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Ankle en.svg
Lateral view of the human ankle
Latin tarsus
MeSH D000842
TA98 A01.1.00.041
TA2 165
FMA 9665
Anatomical terminology

The ankle, or the talocrural region, [1] or the jumping bone (informal) is the area where the foot and the leg meet. [2] The ankle includes three joints: the ankle joint proper or talocrural joint, the subtalar joint, and the inferior tibiofibular joint. [3] [4] [5] The movements produced at this joint are dorsiflexion and plantarflexion of the foot. In common usage, the term ankle refers exclusively to the ankle region. In medical terminology, "ankle" (without qualifiers) can refer broadly to the region or specifically to the talocrural joint. [1] [6]


The main bones of the ankle region are the talus (in the foot), and the tibia and fibula (in the leg). The talocrural joint is a synovial hinge joint that connects the distal ends of the tibia and fibula in the lower limb with the proximal end of the talus. [7] The articulation between the tibia and the talus bears more weight than that between the smaller fibula and the talus.



The ankle region is found at the junction of the leg and the foot. It extends downwards (distally) from the narrowest point of the lower leg and includes the parts of the foot closer to the body (proximal) to the heel and upper surface (dorsum) of the foot. [8] :768

Ankle joint

The talocrural joint is the only mortise and tenon joint in the human body, [9] :1418 the term likening the skeletal structure to the woodworking joint of the same name. The bony architecture of the ankle consists of three bones: the tibia, the fibula, and the talus. The articular surface of the tibia may be referred to as the plafond (French for "ceiling"). [10] The medial malleolus is a bony process extending distally off the medial tibia. The distal-most aspect of the fibula is called the lateral malleolus. Together, the malleoli, along with their supporting ligaments, stabilize the talus underneath the tibia.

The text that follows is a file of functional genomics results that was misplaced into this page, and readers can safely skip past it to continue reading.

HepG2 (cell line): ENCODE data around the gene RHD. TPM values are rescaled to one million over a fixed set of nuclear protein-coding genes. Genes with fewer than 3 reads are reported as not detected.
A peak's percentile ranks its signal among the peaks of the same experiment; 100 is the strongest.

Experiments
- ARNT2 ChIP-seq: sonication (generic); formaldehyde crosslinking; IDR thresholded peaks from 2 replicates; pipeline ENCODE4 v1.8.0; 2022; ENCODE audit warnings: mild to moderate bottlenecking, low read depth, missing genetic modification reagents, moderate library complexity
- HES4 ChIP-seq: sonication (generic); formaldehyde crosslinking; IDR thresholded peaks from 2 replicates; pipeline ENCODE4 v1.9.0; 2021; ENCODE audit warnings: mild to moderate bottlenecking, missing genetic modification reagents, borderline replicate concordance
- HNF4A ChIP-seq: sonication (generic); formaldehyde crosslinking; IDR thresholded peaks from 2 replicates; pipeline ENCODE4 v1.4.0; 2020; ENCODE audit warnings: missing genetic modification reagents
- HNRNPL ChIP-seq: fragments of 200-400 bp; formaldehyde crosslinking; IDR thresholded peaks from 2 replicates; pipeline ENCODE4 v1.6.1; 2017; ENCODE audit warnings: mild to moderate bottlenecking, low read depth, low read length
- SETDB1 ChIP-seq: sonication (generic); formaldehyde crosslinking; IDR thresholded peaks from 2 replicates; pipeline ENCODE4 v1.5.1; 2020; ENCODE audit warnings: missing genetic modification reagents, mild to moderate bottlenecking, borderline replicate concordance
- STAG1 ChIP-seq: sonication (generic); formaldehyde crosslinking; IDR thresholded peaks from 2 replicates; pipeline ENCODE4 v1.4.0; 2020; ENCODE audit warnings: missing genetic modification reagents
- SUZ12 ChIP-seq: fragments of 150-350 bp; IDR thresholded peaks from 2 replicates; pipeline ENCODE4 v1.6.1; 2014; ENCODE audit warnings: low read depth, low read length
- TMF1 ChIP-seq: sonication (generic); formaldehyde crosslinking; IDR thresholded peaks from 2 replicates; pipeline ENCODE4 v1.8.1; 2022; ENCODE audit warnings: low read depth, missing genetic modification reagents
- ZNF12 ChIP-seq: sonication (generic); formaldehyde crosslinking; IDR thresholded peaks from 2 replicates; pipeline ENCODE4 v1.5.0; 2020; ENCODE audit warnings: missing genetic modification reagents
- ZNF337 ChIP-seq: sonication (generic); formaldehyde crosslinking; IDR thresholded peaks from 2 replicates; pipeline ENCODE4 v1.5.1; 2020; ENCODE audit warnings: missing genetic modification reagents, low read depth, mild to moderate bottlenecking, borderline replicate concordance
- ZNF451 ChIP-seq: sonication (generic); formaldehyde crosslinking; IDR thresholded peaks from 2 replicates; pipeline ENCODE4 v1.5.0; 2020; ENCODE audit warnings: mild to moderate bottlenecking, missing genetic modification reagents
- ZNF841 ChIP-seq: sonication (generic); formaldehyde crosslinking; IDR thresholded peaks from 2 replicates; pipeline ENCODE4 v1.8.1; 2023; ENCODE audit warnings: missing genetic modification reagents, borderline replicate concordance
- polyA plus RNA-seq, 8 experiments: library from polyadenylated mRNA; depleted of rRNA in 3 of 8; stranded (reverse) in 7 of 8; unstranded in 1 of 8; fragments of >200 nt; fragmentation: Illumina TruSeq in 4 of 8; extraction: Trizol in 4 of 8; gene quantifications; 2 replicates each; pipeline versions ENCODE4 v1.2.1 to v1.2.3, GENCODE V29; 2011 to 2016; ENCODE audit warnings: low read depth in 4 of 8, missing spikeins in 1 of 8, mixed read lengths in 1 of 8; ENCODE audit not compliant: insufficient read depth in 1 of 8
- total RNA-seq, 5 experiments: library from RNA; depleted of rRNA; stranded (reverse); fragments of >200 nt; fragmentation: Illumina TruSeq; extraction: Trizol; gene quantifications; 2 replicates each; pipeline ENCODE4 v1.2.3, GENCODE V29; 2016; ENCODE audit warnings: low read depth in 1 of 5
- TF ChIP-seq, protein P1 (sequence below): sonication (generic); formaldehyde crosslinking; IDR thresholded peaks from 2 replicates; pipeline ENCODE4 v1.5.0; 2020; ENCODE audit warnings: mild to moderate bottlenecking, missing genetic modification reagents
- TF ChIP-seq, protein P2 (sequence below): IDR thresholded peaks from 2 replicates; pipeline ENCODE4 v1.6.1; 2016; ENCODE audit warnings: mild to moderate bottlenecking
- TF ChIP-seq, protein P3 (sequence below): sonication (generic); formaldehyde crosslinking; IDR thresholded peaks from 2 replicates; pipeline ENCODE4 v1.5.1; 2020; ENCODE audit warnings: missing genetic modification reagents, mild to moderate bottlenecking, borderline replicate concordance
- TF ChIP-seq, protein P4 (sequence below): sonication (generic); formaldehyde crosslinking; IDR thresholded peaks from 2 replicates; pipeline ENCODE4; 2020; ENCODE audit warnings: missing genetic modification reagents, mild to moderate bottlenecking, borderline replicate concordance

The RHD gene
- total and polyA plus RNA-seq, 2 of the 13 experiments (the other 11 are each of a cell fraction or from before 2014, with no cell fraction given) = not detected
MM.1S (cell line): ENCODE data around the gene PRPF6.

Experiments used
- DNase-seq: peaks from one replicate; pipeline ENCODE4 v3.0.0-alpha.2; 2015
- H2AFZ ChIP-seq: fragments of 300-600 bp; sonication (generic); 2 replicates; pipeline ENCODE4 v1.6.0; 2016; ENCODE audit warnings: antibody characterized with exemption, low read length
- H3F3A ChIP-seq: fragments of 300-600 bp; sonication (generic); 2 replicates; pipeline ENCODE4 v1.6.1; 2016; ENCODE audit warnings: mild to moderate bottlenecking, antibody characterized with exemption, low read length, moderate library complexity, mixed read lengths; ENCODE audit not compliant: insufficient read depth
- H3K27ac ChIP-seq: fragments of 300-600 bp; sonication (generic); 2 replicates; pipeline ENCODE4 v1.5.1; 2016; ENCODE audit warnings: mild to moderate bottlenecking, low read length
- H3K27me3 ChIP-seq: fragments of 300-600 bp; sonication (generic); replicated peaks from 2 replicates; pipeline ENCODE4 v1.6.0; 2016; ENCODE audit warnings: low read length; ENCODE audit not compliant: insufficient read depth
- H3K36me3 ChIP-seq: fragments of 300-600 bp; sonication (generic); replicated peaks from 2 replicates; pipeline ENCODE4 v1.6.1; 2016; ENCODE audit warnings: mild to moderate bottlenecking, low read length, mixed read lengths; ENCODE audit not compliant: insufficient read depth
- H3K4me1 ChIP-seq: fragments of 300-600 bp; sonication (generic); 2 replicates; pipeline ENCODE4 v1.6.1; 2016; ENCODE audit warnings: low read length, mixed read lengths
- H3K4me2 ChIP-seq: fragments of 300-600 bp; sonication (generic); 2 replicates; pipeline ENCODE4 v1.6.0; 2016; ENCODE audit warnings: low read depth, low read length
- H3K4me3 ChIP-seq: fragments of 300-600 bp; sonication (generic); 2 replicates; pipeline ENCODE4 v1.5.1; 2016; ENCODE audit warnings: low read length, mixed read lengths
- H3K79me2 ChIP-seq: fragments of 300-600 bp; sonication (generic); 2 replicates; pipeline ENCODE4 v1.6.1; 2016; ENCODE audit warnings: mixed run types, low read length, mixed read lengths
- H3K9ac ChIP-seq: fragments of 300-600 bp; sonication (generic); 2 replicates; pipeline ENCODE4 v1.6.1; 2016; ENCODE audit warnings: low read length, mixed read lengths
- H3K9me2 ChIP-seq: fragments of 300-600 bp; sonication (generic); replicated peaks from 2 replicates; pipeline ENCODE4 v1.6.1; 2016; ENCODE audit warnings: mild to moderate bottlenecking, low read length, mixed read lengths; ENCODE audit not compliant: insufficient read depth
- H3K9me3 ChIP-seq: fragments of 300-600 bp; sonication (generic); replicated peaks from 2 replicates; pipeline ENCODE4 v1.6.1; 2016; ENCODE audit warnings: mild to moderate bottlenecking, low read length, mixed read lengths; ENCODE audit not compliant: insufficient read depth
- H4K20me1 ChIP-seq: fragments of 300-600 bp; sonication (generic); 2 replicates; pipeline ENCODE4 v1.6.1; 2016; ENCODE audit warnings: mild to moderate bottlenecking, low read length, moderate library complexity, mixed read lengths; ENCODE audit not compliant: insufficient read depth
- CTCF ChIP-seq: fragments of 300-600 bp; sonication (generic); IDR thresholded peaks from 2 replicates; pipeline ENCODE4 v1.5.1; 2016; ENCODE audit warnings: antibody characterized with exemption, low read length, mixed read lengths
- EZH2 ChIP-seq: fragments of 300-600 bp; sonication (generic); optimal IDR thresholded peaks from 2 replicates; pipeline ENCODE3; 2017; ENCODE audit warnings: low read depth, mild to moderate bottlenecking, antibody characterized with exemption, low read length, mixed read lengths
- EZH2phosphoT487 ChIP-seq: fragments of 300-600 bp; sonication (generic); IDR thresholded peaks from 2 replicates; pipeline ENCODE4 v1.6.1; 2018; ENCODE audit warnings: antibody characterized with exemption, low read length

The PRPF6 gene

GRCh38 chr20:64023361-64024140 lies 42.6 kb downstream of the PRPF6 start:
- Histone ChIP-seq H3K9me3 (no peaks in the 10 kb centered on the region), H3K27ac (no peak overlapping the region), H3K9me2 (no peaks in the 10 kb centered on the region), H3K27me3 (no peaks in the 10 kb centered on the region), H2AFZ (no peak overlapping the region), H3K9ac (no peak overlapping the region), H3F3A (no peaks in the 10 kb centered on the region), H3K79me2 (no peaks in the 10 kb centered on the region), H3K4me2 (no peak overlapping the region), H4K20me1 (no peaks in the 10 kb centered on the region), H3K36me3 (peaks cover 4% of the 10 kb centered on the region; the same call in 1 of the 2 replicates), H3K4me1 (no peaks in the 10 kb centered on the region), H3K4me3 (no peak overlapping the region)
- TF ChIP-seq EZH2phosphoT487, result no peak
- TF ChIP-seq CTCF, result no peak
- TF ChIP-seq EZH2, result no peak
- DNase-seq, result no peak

Because the motion of the subtalar joint provides a significant contribution to positioning the foot, some authors will describe it as the lower ankle joint, and call the talocrural joint the upper ankle joint. [11] Dorsiflexion and Plantarflexion are the movements that take place in the ankle joint. When the foot is plantar flexed, the ankle joint also allows some movements of side to side gliding, rotation, adduction, and abduction. [12]

The bony arch formed by the tibial plafond and the two malleoli is referred to as the ankle "mortise" (or talar mortise). The mortise is a rectangular socket. [1] The ankle is composed of three joints: the talocrural joint (also called talotibial joint, tibiotalar joint, talar mortise, talar joint), the subtalar joint (also called talocalcaneal), and the Inferior tibiofibular joint. [3] [4] [5] The joint surface of all bones in the ankle are covered with articular cartilage.

The distances between the bones in the ankle are as follows: [13]

Decreased distances indicate osteoarthritis.


The ankle joint is bound by the strong deltoid ligament and three lateral ligaments: the anterior talofibular ligament, the posterior talofibular ligament, and the calcaneofibular ligament.